[time-nuts] modern electronics education/jobs (was:

Mark Sims holrum at hotmail.com
Sat Nov 14 23:32:57 EST 2015


When I was in high school (early 1970's) I designed and built my own alarm clock out of TTL... (none of that sticking the guts of a commercial alarm clock in a pencil case that get kids arrested today).  Also built my first computer by interfacing a TV Typewriter to a calculator chip.  I was well skilled in the dark arts of soldering (hint: don't solder in the nude) and wire wrapping.

In college I built/hand soldered more S100 computer boards than I care to remember.  I was also a co-op engineer for Collins Radio...  right after they were bought by Rockwell...  I was assigned the old clock number (employee ID) of Arthur Collins...  all my printouts from the computer center (Univac 1108) had A A Collins name on them in big ASCII block letters...  and were given very special handling.   While there I weaseled my way into a soldering class that taught soldering for manned space flight (and nukes).   Graduated at the top of the heap.  Frankly, I didn't learn much that I did not already know...  BTW,  they built $100,000+ laser wire strippers to use on the space shuttle.

My first job out of college was at a mini computer company.   Much to the chagrin on the engineering manager and my "supervisor" I insisted on building and hand soldering the first prototype PCB's of all my designs.   That way I learned all the little gotchas that worked their way into the layouts.   None of my designs over 5 years required more than one spin of the circuit design/layout for production.    Once the lead supervisor of the manufacturing floor saw me soldering a new prototype board and freaked out...  nobody can/should hand solder a circuit board...  then she took a close look at the board and freaked out even more...  and wanted me to teach soldering to all the lovely ladies.  I'll stack my soldering foo against all comers.  (BTW,  nylon underwear was banned for all assembly workers... static control and all that).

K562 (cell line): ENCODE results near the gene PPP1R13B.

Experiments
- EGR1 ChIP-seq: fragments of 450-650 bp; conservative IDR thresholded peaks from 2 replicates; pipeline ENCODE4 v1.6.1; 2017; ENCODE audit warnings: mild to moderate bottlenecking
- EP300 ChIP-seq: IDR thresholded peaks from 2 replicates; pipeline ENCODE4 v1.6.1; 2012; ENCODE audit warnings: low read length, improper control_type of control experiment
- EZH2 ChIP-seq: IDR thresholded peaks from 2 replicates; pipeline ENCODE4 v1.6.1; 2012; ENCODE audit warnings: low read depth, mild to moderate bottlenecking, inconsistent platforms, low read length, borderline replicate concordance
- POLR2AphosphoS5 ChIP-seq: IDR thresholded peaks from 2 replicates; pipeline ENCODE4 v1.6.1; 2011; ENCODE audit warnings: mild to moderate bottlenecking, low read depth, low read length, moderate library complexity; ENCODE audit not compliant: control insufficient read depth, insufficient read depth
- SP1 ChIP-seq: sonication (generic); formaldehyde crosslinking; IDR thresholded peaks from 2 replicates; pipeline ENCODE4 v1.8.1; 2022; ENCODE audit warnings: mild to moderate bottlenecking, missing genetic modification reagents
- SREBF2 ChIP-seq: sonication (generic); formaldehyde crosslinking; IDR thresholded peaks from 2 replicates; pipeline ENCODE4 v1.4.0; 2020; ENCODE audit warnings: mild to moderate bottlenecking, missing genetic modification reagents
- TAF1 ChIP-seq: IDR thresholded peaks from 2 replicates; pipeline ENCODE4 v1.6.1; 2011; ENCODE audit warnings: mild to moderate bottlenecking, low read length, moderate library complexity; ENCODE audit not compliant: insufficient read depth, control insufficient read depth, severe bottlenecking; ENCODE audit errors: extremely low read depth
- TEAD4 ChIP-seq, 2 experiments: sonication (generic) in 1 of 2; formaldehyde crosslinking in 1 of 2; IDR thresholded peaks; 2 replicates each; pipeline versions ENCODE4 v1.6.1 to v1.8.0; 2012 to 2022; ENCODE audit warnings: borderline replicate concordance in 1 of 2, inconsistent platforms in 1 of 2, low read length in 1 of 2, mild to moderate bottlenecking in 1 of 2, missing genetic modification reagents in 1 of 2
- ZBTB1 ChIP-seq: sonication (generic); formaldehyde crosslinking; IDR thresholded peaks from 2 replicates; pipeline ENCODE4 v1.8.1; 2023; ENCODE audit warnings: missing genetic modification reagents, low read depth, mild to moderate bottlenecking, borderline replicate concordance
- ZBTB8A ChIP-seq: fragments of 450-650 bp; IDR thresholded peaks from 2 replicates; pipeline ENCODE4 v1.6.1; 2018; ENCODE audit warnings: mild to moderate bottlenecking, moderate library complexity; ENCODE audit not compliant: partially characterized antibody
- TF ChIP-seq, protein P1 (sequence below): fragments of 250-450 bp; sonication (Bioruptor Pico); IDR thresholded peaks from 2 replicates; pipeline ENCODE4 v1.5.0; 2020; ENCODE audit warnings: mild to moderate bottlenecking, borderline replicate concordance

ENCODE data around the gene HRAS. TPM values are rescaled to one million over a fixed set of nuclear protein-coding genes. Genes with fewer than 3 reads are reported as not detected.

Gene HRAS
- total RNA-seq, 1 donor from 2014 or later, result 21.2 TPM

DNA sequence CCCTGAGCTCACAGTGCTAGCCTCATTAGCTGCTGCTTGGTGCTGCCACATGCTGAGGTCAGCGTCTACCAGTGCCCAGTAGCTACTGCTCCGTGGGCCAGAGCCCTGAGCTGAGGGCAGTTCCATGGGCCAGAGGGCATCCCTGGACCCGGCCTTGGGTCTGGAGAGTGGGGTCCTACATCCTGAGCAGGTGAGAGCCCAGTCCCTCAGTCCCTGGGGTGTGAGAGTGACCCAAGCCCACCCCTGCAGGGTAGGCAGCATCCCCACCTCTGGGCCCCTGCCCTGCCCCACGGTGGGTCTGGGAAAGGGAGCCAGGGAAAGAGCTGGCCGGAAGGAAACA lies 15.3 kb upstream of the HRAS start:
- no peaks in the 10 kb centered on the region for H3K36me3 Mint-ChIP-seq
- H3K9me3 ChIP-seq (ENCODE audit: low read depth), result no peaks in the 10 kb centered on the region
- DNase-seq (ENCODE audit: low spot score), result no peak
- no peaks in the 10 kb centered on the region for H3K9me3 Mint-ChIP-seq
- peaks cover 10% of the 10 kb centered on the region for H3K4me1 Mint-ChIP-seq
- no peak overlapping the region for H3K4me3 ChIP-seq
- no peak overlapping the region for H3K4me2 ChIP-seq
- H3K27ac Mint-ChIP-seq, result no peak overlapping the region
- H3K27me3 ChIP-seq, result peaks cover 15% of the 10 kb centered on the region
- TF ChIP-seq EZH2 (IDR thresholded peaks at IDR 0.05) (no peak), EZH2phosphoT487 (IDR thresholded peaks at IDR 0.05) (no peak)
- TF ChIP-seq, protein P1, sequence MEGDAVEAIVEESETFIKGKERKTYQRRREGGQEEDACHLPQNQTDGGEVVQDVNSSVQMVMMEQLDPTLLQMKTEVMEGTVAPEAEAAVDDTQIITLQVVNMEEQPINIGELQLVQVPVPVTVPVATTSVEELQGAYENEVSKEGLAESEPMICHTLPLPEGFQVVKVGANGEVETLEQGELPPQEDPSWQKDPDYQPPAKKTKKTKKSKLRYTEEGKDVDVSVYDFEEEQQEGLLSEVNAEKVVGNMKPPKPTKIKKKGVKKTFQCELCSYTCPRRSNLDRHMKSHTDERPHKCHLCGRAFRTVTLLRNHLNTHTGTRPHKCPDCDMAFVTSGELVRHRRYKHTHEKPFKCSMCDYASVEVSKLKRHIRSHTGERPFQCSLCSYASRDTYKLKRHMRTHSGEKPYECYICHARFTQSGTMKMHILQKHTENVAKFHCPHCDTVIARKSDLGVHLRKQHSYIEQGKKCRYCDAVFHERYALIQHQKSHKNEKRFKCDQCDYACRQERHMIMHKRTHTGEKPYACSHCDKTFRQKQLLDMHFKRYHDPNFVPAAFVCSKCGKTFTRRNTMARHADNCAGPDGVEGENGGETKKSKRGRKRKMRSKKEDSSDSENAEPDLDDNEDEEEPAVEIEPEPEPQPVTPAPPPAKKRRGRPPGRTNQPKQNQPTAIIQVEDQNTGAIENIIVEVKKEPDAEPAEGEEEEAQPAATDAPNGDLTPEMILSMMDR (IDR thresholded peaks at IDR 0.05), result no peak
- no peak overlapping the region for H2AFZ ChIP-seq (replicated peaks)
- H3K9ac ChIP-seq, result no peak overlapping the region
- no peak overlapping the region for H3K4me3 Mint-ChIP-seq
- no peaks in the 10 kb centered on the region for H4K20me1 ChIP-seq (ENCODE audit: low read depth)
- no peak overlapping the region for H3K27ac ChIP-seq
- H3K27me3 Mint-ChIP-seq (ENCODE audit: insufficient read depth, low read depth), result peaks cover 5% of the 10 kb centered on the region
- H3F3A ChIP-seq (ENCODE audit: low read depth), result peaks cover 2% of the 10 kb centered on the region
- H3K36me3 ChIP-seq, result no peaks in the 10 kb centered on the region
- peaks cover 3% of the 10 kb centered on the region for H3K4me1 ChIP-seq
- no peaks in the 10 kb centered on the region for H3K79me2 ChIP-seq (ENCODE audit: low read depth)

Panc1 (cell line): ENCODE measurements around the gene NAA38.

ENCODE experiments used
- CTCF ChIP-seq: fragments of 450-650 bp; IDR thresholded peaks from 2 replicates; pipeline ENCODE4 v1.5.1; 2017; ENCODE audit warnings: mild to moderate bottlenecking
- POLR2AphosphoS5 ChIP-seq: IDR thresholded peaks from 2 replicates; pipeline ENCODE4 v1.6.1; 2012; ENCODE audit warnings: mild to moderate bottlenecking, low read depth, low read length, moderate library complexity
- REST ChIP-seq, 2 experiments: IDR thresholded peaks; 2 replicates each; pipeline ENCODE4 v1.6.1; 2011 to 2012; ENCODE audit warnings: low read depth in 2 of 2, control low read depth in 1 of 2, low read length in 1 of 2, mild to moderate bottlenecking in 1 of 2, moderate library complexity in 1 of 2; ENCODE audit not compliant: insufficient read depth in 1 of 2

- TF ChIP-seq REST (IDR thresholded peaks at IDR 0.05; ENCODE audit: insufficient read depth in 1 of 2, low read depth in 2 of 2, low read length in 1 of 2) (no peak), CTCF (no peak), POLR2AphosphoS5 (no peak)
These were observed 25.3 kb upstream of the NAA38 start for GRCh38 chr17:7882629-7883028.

There is no substitute for hands-on experience, learning, and experimenting (particularly when it comes to soldering in the nude going wrong,  or the subtle wonders of stepping bare foot on a legs-up TO3 power transistor).


 		 	   		  


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